I was particularly interested in the Hagstrom James L. D'Aquisto model, nicknamed the "Jimmy", and how a very famous American guitar maker had come to design such a guitar for a Swedish company. Karl E. Hagström had met Jimmy D'Aquisto through Unicord, a Gulf & Western Company who were distributors for Hagstrom in the United States, he also visited him in New York and at his shop on Long Island.
James L. D'Aquisto first went to Sweden in about 1968 when he was 32 years old. That was four years after the death of John D'Angelico. At that time he was designing a guitar for a company called Bjarton, the company were situated in a town called Bjarnum near Malmö in the south of Sweden. He spent some time designing a guitar to be produced by them out of solid spruce. Three guitars were in the process of being built but only one was completed, this was actually hand carved by Jimmy D'Aquisto. However, the factory closed down before any production was completed.
The Hagstrom museum have that one and only completed guitar. Jimmy D'Aquisto returned to Sweden in June 1975 and spent about a month at the Hagstrom factory in Älvdalen in Sweden, supervising the production of the "Jimmy" which he had designed. Apparently it took a great deal of money to manufacture the jigs and to have the necessary tooling at hand before production started a year or so later.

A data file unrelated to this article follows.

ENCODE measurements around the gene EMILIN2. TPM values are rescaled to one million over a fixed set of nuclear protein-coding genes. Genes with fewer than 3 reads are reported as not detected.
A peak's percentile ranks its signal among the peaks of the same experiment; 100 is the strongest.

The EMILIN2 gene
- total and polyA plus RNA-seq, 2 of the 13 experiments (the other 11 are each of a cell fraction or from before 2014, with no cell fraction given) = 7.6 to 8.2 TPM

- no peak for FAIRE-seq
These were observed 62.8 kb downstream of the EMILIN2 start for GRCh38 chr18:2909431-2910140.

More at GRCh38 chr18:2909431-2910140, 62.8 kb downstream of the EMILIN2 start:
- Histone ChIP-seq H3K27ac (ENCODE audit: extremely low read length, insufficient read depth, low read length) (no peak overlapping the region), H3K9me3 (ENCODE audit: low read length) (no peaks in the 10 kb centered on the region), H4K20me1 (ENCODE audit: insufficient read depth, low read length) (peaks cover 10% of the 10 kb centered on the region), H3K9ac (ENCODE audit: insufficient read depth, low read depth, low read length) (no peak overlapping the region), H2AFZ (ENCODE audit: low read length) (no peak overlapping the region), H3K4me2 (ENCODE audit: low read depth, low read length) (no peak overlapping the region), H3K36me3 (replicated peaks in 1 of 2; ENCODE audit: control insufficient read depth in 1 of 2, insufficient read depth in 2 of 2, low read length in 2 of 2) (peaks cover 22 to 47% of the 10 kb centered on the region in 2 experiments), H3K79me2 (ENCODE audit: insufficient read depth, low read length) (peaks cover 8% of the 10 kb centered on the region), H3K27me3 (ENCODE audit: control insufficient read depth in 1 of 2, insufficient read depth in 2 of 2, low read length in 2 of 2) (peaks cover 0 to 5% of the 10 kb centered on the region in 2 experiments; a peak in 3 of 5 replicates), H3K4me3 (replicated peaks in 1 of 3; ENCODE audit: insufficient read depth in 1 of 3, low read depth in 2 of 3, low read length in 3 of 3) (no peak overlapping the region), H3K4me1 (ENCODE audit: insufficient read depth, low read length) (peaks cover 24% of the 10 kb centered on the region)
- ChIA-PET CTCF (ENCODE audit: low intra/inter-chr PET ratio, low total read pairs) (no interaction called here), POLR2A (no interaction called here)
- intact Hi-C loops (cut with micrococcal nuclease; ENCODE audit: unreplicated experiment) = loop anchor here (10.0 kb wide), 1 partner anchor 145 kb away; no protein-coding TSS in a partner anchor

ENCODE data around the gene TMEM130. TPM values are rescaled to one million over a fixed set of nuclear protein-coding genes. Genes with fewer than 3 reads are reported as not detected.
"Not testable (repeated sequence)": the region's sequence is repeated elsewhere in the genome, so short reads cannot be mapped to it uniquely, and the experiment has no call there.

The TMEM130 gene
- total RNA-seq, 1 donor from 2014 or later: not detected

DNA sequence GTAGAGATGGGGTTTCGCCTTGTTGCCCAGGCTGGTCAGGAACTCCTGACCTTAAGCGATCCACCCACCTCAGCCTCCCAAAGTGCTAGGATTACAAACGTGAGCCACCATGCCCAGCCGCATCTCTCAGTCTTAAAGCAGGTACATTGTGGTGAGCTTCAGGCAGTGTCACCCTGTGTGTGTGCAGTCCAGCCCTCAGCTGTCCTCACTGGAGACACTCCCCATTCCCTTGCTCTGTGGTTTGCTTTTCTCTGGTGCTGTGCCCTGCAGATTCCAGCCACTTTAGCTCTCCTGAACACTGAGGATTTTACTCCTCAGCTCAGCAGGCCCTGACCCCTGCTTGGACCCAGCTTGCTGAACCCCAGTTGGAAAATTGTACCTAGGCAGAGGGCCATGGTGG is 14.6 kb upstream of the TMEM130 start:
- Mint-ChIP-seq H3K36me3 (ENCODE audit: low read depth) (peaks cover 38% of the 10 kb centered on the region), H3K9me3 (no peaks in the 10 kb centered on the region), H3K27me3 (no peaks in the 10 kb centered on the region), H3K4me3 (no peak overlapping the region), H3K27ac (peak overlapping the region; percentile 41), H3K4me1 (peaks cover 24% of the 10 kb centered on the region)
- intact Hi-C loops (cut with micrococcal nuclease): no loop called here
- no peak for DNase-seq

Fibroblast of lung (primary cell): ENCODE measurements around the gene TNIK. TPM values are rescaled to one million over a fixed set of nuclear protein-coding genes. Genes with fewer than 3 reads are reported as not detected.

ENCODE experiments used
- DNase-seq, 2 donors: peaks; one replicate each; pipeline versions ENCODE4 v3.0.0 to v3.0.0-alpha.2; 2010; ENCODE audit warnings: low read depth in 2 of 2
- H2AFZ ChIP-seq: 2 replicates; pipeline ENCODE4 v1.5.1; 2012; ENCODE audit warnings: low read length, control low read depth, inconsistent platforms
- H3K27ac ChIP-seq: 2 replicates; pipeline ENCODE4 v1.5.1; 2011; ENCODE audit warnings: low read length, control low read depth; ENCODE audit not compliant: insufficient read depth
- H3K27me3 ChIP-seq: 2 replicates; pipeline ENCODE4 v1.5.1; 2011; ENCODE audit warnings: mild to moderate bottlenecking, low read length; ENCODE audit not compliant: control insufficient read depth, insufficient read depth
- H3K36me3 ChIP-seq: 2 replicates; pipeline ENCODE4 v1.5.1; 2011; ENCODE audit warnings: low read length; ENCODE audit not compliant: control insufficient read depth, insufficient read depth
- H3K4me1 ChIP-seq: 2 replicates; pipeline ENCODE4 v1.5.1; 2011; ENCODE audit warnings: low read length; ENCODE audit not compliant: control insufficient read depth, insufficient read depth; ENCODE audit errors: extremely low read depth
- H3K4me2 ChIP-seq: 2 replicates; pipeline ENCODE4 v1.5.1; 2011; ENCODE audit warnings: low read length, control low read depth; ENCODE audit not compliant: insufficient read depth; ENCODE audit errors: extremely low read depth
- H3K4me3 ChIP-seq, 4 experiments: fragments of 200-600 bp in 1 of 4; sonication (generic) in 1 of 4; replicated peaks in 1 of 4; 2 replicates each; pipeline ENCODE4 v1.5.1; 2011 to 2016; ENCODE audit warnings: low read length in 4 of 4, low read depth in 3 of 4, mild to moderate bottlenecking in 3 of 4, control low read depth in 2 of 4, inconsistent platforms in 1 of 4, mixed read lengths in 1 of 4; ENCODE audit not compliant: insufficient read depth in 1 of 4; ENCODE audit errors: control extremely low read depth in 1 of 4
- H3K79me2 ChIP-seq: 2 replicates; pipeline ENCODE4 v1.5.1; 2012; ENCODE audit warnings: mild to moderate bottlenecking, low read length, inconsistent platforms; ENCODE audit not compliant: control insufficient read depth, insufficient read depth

Jimmy D'Aquisto describes the guitar as follows; "I designed this guitar with the professional guitarist in mind, it is a functional, quality instrument designed to serve the needs of the knowledgeable, discriminating musician. The size of the guitar is designed to rest comfortably in the hands of the musician enabling him to play for hours on end without fatigue. The ebony fingerboard and bridge enhance the tonal quality of the instrument and promote a clear sustaining quality. This guitar is constructed in Sweden by craftsmen who take pride in their work". Signed James L. D'Aquisto".
He goes on to give the technical details of the guitar which was available in F-hole and oval hole. Body. Venetian cutaway design, laminated birch arched top, back and sides. body length 20" width 15.3/4". Depth 2. 3/4" . 20 frets 243/4" scale length. Karl E. Hagström describes Jimmy D'Aquisto as a soft spoken man, full of humor a very good designer and craftsman and also a very good guitarist, sadly missed. He obviously liked what he had designed for Hagstrom as he purchased 50 of the raw unfinished bodies and guitar necks from Hagstrom to use in the building of his own D'Aquisto guitars when he returned to New York, Unfortunately the guitar necks which had a revolutionary truss rod design developed by the Saab Aircraft Company aeronautical designers were stolen before he got the chance to use them.
The Hagstrom Jimmy bodies from Sweden were eventually used in the manufacture of some of his less expensive guitars and that's the reason some of the D'Aquisto guitars have laminated bodies.